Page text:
In her book Djemila Carron argues that the mere capture of soldiers from a foreign State does not automatically trigger an international armed conflict. Despite the fact that the literature, whilst not very numerous, has constantly reaffirmed that any soldier captured by a foreign force must benefit from the Third Geneva Convention (even if there are no other hostilities between his State of origin and the detaining State), Ms. Carron demonstrates quite successfully that an analysis under the Vienna Convention on the Law of Treaties might lead to another conclusion. Among her strongest arguments, she shows that the whole regime attached to the prisoner of war status does not make sense without any other hostilities. Indeed, the rule according to which prisoners of war cannot be prosecuted solely for having participated in the hostilities, or the rule that prescribes that they have to be released at the end of active hostilities, would have no justification in the absence of hostilities accompanying the act of capture. Even more, to its logical extreme, considering that the mere capture of foreign combatants does trigger an international armed conflict could result in an absurd reasoning. Whilst convincing, the argument made here raises at least two questions. The first is directly linked with the capture of foreign soldiers: what if this act of capture triggers an international armed conflict in that sense that the State from which these combatants come from decides to engage in hostilities with the detaining State? Would the soldiers be covered by the Third Geneva Convention only from the moment in time at which these hostilities amount to an international armed conflict according to Djemila Carron’s conclusions? Or would they benefit from the protective provisions of Geneva Convention III, a posteriori, from the moment of their capture? Moreover, if one can follow Ms. Carron’s rationale regarding the capture of foreign soldiers, what about the capture and the internment of foreign civilians? This is the second question. When there has been no previous hostilities, how can a distinction be drawn in this case between ordinary detention and detention governed by international humanitarian law? Even if, according to the author, in that case the target of the act would fall under an exception that prevents a conclusion that an international armed conflict has been triggered by this sole capture, is there really no situation in which civilians must not be protected by the Fourth Geneva Convention? Since, in these circumstances, internment or assigned residence would be ordered in the interests of the security of the State carrying out that measure, in our view international humanitarian law should apply to these situations, which in themselves are signs of inimical relations between the two States in question. On the contrary, should it not therefore be the purpose of detention, namely security, and the status of the persons concerned, as nationals of a given third State, that is decisive in this case?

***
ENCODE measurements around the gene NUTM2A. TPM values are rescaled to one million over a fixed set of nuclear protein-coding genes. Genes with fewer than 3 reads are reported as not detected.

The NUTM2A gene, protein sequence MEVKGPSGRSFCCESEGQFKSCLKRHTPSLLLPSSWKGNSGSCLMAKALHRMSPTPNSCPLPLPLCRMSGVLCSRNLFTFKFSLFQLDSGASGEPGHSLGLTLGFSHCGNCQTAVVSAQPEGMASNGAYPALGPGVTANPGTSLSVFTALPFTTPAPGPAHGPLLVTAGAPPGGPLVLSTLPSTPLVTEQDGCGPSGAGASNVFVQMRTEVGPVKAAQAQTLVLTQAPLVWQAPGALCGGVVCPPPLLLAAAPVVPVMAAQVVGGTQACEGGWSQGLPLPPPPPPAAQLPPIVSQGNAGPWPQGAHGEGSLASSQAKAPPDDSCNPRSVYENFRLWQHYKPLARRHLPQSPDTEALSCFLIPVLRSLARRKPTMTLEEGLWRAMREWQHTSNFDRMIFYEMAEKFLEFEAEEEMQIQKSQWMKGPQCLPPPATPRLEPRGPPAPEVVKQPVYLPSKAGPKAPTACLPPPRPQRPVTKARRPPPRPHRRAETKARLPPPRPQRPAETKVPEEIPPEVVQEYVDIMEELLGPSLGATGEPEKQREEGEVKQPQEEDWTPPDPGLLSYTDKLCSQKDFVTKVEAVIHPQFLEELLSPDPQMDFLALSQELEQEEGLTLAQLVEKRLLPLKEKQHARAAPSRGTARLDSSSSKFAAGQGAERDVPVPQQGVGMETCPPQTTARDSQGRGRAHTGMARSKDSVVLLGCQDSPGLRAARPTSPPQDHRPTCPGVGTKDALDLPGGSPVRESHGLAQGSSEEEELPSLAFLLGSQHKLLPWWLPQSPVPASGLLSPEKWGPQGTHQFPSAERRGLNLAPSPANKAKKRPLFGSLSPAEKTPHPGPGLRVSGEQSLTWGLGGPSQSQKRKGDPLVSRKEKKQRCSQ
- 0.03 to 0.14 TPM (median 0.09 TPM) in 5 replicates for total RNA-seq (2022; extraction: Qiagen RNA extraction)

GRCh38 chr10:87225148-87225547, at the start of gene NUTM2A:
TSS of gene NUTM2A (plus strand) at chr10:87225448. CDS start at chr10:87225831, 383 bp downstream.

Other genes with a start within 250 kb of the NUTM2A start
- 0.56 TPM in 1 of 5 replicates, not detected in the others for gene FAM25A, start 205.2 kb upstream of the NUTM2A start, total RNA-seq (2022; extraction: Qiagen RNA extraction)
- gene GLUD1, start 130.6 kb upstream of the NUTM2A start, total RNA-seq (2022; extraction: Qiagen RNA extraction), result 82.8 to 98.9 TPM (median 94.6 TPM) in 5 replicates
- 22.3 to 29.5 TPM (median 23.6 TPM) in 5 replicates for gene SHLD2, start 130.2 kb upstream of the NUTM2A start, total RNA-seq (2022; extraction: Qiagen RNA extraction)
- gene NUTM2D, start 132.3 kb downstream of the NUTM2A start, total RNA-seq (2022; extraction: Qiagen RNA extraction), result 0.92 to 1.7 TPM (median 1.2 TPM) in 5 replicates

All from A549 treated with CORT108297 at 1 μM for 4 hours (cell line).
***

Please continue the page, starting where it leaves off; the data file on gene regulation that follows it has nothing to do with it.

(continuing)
An animus belligerendi as a necessity or not in order to trigger an International Armed Conflict